Last confirmation about the defect disk. (Updated)

Clearing the disk

In preparation of sending the Samsung hard disk back to the dealer as a warranty issue, I cleared the whole disk with a “dd” command (dd if=/dev/zero of=/dev/sdb bs=64k). I monitored the process by running vmstat 10 in another terminal window. The resulting bo-column (block out) is reflected by the diagram to the right.

The whole operation took roughly 4 hours and 10 minutes. The drive operated at full for the first third, than things obviously got flaky. The same effect I saw with my file system copy operations. Large periods where the drive operates with only 4 — 6 Mb/s output rate.

Hopefully this will be prove enough for the dealer to replace the drive.

Zeroing replacement drive

Update: In the meantime I’ve received a replacement drive. Just to see, if this drive was ok, I repeated the zeroing of the complete drive. I’m assuming, that the minor hiccup at the beginning doesn’t mean any problems.

Heureka, I’ve found it …

Since I’ve build my PC in the beginning of 2008 I’ve been struggling with the disc write performance. Evidence of my problems are these posts: here, here and here and here.

According to the changelogs of the recently released Linux kernels, there were quite a bit of changes in the ext3/ext4 file systems. Therefore in the beginning of October I moved all my file systems from XFS to Ext4 in the hope for things to get better. Once the data was restored the situation was as bad as before, it even felt a bit worse. During this backup and restore process for the first time it dawned on me, that my Samsung F1 hard disk might be the culprit. In particular once I looked at the S.M.A.R.T. data with GSmartControl.

S.M.A.R.T. Data Hardcopy
When I looked at the data for the first time after the restore operation, the data looked much than in this screenshot. There recoverd ECC and Soft Errors in 6-7 digit numbers. However never ever did I see that the disk reported an error to the operating system.

And, what I probably should have considered earlier, that the transfer to the external ESATA drive always worked with top performance, the copy back process to the original disk than was awful again. I even went so far to copy the OS to another external USB drive to remove the OS from the equation. I booted from the USB drive and redid the backup and restore operation. Again with the same result, that the Samsung disk showed a very bad write performance. This was when I finally decided to order another hard drive. Tom’s Hardware gave Samsung Spinpoint F3 pretty good marks and that’s the one I ordered then.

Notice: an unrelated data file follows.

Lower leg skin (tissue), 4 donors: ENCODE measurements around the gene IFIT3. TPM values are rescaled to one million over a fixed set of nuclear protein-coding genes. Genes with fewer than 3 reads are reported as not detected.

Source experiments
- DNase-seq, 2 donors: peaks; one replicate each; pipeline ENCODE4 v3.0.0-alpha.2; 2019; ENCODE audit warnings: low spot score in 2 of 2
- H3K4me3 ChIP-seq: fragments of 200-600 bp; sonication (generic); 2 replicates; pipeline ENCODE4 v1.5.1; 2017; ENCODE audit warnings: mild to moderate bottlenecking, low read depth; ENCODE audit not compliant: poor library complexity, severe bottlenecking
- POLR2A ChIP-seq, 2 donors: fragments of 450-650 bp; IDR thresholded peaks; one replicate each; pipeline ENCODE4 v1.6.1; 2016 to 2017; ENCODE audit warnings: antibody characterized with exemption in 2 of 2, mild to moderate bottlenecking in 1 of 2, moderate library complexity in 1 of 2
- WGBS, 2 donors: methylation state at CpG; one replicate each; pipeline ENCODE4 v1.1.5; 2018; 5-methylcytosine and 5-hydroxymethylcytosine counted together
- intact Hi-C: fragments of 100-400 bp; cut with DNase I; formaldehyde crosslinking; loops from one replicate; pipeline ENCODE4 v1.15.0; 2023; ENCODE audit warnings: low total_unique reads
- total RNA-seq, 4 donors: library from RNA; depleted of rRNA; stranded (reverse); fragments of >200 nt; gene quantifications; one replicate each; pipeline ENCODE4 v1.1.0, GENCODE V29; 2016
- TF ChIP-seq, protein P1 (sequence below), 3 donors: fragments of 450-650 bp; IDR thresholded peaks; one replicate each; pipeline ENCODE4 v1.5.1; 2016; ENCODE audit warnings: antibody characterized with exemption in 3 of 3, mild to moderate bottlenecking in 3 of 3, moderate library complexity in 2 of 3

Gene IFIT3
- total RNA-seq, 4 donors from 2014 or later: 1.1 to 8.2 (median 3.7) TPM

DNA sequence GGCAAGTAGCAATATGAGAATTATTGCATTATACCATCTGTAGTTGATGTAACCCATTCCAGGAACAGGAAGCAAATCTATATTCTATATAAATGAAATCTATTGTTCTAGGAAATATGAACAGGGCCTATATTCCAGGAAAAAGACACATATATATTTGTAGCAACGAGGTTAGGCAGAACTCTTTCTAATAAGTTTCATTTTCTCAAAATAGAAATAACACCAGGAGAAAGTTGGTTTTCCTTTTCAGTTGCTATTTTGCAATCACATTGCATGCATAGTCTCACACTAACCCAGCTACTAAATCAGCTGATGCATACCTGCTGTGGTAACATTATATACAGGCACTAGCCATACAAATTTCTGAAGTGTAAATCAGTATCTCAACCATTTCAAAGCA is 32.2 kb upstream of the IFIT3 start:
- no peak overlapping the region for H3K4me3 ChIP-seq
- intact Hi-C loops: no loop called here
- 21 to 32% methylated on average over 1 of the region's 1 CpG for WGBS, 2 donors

Gkrellm Snapshot
And what can I say? My problems were gone, completely and utterly gone. Look at the little Gkrellm screenshots on the right. The left half shows the copy process from the old, “bad” disk (top half) to “good” new disk. As you can see, the new disk is even faster than the old one. The right half however shows the copy process from the “good” F3 disk to the “bad”, old F1 disk. Here you can observe the very low write performance of the old F1 disk (top half).

Then I obtained the Samsung hutil disk utility and did a low level reformatting of the old F1 disk and also did self diagnostic with a complete surface scan. Both operation didn’t show any problem whatsoever. I redid some copy operations to the old F1 and the new F3 disks and logged the output from vmstat and created the below diagrams.

Each time the data was copied with the following command line:

tar -c -b 128 -f - source-dir | tar -x --checkpoint=1000 -b 128 -C /destination-dir/

The data was collected with vmstat 10 | tee /tmp/logfile. Roughly 120Gb were transferred.

Optimal Performance Diagram
This the diagram for the copy process to the “good” new F3 disk (bi is “block in” for the read op, bo is “block out” for the write op). The source disk was the old F1 disk. The whole process took about 38 minutes. This is the raw text file from the vmstat command. As you can see the read performance of the old F1 disk is perfectly fine.

Bad Performance Diagram
And here is the diagram for copy process from the new F3 to the old F1 disk. Simply bloody awful write transfer rate. The whole operation took about 98 minutes. This is the raw text file from the vmstat command. The spikes are probably due to the hard disk write cache. Now wonder, that the whole desktop might get sluggish with such a bad behavior.

I’m so annoyed, that I didn’t draw the right conclusions earlier. I could have spared me more than 1½ year of frustration with Linux in general.